The Integrated Care Across Northamptonshire (iCAN) Programme is now gathering pace and momentum as it moves into the first year of its Five Year Roadmap.

In the face of continued health and care system pressures caused by COVID and the roll-out of the vaccination programme, health, social care and voluntary sector colleagues are coming together to shape the work of each of iCAN’s three key workstreams (‘pillars’), their constituent projects (‘bricks’) and foundation governance structures.

During February, approval was given by system leaders to test the market for additional external support for the iCAN programme.  The procurement process is nearly concluded and it is anticipated that a way forward can be agreed with an appropriate supplier to support the next phase of the programme.

Since the last edition of Partnership Update, the three iCAN pillars – Community Resilience, Frailty Escalation and Front Door, and Flow and Grip – have been making strong progress to agree the aims, objectives, project group membership and key performance indicators of their constituent bricks.

All have initiated a number of projects which will start to deliver results in the coming months, and some examples of these projects are detailed in the panel below.

The schedule of iCAN Masterclasses has continued, with further sessions planned until early summer.  Dr Jyothi Nippani from NHS Improvement spoke about the frailty services transformation work that has taken place in Warwickshire and the significant patient and system benefits that this has realised. These have included the avoidance of hospital admissions where the right treatment and care for patients can be provided in the community, reduced lengths of hospital stay for those who do need to be admitted, and improved patient experiences.

More recently, there was a demonstration of a comprehensive clinical tool enabling health and care professionals across Northamptonshire to maintain a consistent approach to assessing people with frailty and recording frailty assessments. The Ardens Frailty Assessment template will be rolled out across the county soon, and this masterclass can be viewed online by clicking here.

iCAN projects: examples of activity

Frailty training programme

A new training programme for clinicians in Northamptonshire to support better care for people with frailty is being developed in conjunction with the University of Northampton. Initially, this will begin with a Tier 3 level training module, with the first cohort of 25 places commencing in June 2021. Two further cohorts are planned for the autumn and early 2022, each with a further 25 places.

Acute hospital frailty hub

An eight-week frailty hub pilot project began on 1 March at Kettering General Hospital and Northampton General Hospital, in close collaboration with East Midlands Ambulance Service (EMAS).  The new initiative enables ambulance crews to telephone a single number (through the Consultant Connect service) which directs them to specialist frailty teams for advice on the most appropriate point of care for frail patients. This ensures the patient can receive the treatment they need in the right place at the right time, providing a better patient experience. During the pilot phase, access to a clinician within the frailty team will be available Monday to Friday between 9am and 5pm.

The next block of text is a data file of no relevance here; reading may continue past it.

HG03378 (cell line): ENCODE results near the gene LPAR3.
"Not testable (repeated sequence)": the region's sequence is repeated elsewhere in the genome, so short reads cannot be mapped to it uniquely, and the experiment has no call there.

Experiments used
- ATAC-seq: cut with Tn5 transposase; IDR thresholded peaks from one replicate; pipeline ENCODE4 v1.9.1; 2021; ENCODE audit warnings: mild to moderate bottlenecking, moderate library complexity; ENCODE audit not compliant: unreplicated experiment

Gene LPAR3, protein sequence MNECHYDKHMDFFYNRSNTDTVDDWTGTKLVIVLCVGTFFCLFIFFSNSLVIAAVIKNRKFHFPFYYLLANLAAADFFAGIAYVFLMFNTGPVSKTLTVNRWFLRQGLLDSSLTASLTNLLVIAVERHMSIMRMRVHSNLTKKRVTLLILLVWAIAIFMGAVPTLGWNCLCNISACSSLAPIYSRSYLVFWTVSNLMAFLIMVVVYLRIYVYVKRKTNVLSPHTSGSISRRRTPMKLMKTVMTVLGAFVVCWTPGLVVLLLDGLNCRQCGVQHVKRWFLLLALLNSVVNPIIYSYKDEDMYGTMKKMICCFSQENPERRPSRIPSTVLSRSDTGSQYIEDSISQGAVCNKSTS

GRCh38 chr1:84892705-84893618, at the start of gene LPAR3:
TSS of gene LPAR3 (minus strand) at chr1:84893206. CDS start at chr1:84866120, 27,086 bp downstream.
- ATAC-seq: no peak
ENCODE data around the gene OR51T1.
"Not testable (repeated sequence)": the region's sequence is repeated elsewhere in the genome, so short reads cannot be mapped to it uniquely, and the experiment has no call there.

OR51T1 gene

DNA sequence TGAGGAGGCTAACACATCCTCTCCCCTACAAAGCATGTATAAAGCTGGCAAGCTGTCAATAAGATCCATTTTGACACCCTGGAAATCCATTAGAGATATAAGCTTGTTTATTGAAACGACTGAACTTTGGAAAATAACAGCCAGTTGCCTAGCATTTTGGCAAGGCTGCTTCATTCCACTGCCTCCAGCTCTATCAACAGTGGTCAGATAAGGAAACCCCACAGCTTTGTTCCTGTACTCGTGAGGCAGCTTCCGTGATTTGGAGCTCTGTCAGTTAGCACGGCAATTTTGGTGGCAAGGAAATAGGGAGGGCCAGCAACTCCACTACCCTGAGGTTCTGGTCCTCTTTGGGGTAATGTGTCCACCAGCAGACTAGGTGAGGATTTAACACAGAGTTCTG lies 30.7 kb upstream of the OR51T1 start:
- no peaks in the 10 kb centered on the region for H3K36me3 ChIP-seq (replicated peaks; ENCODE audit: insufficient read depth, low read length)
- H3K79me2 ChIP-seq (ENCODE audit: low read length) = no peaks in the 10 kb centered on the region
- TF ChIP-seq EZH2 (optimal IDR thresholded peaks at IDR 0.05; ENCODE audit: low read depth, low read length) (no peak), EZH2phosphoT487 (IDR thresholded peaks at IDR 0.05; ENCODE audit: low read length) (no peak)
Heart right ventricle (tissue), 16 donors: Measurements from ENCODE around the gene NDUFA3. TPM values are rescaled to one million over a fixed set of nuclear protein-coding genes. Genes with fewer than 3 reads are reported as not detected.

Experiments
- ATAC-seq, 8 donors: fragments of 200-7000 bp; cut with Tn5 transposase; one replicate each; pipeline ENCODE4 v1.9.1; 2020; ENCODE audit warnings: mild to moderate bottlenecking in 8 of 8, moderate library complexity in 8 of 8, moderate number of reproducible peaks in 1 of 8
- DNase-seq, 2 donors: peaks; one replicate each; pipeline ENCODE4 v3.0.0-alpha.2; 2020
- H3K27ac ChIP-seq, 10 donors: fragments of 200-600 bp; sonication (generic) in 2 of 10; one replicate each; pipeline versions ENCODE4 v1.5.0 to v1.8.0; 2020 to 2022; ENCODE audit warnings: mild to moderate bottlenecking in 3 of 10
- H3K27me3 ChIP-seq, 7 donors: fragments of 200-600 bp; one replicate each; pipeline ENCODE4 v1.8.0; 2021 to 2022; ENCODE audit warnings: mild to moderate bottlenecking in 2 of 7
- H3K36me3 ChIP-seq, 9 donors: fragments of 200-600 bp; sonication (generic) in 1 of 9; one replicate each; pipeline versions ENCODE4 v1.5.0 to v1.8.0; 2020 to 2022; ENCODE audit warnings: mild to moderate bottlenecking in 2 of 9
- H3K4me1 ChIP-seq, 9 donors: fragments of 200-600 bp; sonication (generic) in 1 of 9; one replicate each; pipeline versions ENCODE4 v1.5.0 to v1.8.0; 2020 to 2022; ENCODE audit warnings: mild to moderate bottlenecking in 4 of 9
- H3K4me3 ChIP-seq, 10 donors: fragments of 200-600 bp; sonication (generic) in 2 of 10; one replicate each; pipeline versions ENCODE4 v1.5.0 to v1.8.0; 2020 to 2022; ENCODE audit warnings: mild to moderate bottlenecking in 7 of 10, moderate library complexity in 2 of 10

County-wide befriending service

The voluntary sector is taking the lead in the creation of the system of befriending vulnerable people, which is known to be of vital importance to provide opportunities for people’s social interaction and them feeling part of a community.  A county-wide service lead, supported by a co-ordinator in each locality, will work to build the network of volunteers and link to multi-disciplinary welfare teams in order to facilitate this work.

Primary care frailty services

As part of their work to develop services for people with frailty, several of Northamptonshire’s Primary Care Networks have identified Frailty Leads and are ready to move forward with Frailty Clinics for their areas. Implementation for each to go live will be driven by approval of a business case for implementation in 2021/22.

Improving in-hospital patient experience

Three distinct projects have been established to focus on improving the experiences of patients who are admitted to acute hospitals, to ensure that they are supported to safely return home or to their usual place of residence without spending more time than they need to on a hospital ward. One of these projects is looking at understanding and addressing the reasons why some patients remain in hospital beds for longer than they need to; another is working to ensure consistent standards in the diagnostics and tests patients receive in the lead-up to their discharge; and the third is developing agreed processes supporting frail patients to maintain their functional abilities during a hospital stay.